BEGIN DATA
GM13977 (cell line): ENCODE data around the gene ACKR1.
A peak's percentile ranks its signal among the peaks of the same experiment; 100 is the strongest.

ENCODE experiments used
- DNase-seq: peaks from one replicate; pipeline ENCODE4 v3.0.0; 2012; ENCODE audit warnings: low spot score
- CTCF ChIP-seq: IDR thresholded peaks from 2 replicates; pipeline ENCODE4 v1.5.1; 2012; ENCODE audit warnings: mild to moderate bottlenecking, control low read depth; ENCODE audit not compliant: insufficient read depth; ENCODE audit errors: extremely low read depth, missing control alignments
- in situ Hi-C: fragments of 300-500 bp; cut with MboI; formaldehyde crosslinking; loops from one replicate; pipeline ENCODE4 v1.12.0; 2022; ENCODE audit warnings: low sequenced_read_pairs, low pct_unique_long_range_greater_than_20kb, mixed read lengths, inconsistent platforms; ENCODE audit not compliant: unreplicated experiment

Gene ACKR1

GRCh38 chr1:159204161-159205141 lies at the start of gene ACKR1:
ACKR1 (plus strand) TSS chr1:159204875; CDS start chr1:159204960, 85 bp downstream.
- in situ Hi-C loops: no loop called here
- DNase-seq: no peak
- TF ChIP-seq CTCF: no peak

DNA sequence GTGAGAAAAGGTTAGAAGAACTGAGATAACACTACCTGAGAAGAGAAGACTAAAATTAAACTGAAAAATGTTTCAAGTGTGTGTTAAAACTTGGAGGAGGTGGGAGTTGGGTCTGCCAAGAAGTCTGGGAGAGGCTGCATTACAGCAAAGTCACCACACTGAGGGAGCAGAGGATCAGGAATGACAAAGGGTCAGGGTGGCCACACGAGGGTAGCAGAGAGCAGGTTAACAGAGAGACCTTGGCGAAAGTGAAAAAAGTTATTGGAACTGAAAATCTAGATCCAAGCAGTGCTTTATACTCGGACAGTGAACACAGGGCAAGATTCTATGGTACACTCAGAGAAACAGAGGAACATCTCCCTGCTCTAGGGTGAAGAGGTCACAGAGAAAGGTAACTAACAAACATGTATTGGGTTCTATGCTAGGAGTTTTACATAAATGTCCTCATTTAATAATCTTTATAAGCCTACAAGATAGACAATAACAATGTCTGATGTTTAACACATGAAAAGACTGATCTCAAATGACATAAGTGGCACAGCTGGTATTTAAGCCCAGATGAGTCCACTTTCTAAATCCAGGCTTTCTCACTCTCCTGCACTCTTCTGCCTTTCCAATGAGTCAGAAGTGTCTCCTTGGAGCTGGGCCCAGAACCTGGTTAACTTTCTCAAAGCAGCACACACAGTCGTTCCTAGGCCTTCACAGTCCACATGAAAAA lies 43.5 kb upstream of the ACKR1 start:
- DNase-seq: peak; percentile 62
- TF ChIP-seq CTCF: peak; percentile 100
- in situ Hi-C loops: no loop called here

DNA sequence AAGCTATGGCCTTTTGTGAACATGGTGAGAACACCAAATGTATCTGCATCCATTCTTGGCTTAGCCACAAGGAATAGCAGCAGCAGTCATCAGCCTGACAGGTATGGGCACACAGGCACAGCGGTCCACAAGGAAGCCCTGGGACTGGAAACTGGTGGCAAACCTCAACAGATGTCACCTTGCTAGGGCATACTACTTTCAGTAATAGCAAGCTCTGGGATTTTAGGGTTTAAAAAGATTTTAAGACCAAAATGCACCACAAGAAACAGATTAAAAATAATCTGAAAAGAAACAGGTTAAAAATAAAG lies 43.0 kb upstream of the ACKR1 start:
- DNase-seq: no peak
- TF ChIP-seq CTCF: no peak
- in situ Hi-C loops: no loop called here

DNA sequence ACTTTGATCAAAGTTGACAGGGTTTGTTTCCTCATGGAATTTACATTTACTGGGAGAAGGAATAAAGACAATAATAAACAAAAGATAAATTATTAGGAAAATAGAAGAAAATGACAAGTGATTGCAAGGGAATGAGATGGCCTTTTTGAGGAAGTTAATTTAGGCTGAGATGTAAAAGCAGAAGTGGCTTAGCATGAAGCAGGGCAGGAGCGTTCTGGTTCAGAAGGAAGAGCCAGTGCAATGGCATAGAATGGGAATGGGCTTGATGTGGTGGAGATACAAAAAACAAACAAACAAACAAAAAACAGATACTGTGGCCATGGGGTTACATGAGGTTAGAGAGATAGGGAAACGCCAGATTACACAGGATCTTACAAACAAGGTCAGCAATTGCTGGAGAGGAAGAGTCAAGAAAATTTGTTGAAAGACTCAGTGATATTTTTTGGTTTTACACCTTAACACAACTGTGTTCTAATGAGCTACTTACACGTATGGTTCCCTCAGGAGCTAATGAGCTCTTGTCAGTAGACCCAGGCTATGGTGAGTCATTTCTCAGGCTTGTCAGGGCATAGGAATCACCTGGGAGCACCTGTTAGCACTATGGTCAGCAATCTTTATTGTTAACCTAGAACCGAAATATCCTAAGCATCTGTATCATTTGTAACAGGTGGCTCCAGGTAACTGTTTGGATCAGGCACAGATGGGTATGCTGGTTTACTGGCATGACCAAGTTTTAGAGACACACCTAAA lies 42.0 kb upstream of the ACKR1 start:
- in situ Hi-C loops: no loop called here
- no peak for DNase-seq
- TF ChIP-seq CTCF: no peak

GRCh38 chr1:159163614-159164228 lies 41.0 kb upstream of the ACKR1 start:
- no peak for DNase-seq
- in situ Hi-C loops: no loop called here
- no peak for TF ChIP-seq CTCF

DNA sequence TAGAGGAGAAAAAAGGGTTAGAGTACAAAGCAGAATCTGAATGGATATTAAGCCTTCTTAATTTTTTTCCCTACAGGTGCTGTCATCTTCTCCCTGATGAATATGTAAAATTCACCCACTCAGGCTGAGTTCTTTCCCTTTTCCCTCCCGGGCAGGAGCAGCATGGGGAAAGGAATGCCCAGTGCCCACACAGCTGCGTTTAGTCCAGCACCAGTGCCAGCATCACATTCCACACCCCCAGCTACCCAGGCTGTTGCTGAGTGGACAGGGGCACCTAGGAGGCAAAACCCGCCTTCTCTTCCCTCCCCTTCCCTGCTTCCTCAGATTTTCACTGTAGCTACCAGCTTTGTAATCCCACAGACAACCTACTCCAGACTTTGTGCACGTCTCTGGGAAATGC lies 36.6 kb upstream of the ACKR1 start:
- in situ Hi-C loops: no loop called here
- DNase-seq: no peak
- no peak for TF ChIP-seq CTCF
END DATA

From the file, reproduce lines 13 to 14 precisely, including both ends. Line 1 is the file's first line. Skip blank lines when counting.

DNA sequence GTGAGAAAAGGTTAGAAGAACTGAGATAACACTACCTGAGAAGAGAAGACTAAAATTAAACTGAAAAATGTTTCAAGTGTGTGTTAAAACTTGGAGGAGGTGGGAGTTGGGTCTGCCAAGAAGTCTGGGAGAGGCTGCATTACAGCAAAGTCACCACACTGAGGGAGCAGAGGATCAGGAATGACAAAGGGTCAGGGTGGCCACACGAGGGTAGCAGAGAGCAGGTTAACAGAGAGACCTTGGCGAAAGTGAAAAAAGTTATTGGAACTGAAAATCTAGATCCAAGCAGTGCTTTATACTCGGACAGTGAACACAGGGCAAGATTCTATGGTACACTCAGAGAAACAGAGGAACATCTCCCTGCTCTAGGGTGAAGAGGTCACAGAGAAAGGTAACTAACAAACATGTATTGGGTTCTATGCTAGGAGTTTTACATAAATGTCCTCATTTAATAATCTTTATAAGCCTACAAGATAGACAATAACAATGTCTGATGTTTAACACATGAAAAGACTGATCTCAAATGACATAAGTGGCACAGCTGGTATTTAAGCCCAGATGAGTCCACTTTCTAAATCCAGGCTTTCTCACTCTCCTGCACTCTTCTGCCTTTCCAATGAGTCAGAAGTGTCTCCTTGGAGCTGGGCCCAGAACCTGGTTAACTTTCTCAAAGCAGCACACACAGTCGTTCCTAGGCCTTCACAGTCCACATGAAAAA lies 43.5 kb upstream of the ACKR1 start:
- DNase-seq: peak; percentile 62